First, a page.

Milo Yiannopoulos, a Breitbart senior editor and vile Twitter troll until he was permanently banned from the site, was set to give a speech at UC Berkeley where he would ... allegedly ... publicly name undocumented students the school and, well, the students at Berkeley weren’t having that at all.
Demonstrators protested and marched, and some threw smoke bombs, started fires and smashed windows, after Berkeley University officials warned that Yiannopoulos, an white
“We are deeply concerned for all students’ safety and ability to pursue their education here at Cal beyond Milo’s speech. Milo’s event may be used to target individuals, either in the audience or by using their personal information in a way that causes them to become human targets to serve a political agenda.”
Yiannopoulos, for his part, calls that suggestion "a total fabrication" but can anyone really trust a word that comes from his lips?
That’s a rhetorical question. But this isn’t about Milo Yiannopoulos—much as he might like it to be—but, intsead, it’s about Dan Adamini, a Republican Party official in northern Michigan, and what he said about the protests.
In a Facebook post, Adamini, former chair and current secretary of the Marquette County Republican Party, wrote:
Yes, that’s how one ends a protest: death and maiming.
But Adamini also Tweeted:
The same Free Speech that those students in Berkeley used is the same Free Speech that allows Dan Adamini to say what he wanted to say except ....
Dan Adamini called for murder and the protestors called for the cancelation of a peach by a white
See the difference? Again ... rhetorical.
Adamini’s comments instantly sparked a backlash; Brandon Dillon, chair of the Michigan Democratic Party, called for Adamini to apologize and resign from the GOP, and said:
“There is no ambiguity or alternative interpretation. To call for ‘another Kent State’ and declare that ‘one bullet stops a lot of thuggery’ is to clearly and openly advocate for the murder of unarmed college students, simply because they don’t share his beliefs or point of view.”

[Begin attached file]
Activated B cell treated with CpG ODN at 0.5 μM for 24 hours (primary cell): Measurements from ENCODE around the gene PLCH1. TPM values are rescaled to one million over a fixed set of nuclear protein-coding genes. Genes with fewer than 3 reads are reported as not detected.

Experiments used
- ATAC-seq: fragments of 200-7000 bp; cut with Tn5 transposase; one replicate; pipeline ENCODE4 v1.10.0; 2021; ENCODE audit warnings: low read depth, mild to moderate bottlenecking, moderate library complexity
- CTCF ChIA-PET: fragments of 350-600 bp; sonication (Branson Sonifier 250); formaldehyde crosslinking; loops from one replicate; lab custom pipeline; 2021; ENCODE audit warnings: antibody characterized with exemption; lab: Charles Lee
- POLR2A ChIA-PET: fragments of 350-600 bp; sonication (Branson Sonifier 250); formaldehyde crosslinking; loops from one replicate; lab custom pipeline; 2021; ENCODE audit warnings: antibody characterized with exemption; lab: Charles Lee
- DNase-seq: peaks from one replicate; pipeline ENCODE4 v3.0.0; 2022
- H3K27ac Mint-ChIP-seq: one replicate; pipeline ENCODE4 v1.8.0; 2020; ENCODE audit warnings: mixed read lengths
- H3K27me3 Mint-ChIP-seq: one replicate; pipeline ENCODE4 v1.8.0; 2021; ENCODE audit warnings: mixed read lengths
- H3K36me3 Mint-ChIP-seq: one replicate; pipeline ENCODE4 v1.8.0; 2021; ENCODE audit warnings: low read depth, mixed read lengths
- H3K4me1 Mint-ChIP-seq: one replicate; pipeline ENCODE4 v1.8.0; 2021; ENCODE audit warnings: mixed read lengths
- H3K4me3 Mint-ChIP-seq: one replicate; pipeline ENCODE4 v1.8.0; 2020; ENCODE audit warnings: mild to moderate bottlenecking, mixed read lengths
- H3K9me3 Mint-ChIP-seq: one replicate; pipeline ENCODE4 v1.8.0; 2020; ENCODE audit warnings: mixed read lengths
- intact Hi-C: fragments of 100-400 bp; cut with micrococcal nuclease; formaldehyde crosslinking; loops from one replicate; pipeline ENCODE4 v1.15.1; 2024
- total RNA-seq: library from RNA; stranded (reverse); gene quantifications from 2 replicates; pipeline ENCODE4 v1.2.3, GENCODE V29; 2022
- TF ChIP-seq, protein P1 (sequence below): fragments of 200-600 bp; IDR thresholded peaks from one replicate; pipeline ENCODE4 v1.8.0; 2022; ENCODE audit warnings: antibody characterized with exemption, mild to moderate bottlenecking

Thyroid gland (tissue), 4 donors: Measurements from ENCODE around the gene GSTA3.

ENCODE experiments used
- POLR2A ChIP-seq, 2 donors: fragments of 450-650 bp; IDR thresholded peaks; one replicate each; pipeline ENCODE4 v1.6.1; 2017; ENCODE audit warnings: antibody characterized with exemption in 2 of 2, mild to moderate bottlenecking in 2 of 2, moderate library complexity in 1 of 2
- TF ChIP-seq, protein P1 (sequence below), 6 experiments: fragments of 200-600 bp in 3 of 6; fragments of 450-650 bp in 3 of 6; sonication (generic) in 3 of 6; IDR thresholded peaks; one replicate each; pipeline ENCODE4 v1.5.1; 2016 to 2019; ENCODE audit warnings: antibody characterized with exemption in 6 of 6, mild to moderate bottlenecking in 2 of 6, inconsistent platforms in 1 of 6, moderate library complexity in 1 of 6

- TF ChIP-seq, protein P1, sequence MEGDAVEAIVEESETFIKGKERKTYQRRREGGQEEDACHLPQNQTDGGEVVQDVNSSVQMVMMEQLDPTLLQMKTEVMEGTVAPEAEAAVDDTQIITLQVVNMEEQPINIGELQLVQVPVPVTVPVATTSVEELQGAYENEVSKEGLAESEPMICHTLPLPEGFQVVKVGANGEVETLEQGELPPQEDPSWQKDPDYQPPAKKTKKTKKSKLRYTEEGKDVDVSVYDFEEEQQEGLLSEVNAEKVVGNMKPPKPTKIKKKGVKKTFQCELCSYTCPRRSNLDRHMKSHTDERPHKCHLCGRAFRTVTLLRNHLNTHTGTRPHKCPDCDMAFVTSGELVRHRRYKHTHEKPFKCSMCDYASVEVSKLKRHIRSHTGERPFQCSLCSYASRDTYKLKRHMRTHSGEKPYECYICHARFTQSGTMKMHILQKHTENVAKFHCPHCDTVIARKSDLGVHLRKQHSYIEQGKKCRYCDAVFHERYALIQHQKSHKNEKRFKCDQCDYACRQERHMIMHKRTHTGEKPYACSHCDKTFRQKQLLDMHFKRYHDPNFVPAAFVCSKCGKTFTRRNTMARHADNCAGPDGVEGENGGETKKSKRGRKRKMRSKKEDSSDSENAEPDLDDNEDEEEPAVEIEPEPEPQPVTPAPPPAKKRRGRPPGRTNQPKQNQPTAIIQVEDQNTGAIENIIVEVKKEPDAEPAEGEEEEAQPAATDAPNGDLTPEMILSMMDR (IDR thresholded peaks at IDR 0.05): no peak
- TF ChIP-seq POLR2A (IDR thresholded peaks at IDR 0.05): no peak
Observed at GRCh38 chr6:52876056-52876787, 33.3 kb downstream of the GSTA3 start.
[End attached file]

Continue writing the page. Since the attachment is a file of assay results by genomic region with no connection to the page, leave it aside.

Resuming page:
Doreen Takalo, a member of the Marquette County Republican Party, called her party a “peaceful group,” and said that the “majority of us do not advocate for violence.” Then she said she suspected Adamini hadn’t “meant it exactly the way he said it.”
“I’m thinking another Kent State might be the only solution protest stopped after only one death."
“One bullet stops a lot of thuggery.”
That’s an asshat, y’all; that’s Hate Speech, y’all; that’s suggesting that when you disagree with what someone says, use a bullet to stop the talk.
That’s not America, but it is America in the Age of _____ when several Republicans, including Hair Furor called the protests as a blow to freedom of speech when, in fact, the protests are Free Speech; _____ Tweeted:
“What I was trying to get across, apparently very poorly, is that the violence at the college campus in Berkeley was reminiscent of the violence on college campuses in the ’60s. I fear that if we cannot get a handle on the violence, we might see the same type of tragic end. I was not calling for violence against the protesters. I was calling for a stop to the violence by the protesters.”
Bitch.Please. You called for the violence; you called for a bullet; you called for the same results as those at Kent State. You condone, promote and accept violence and you are an Asshat.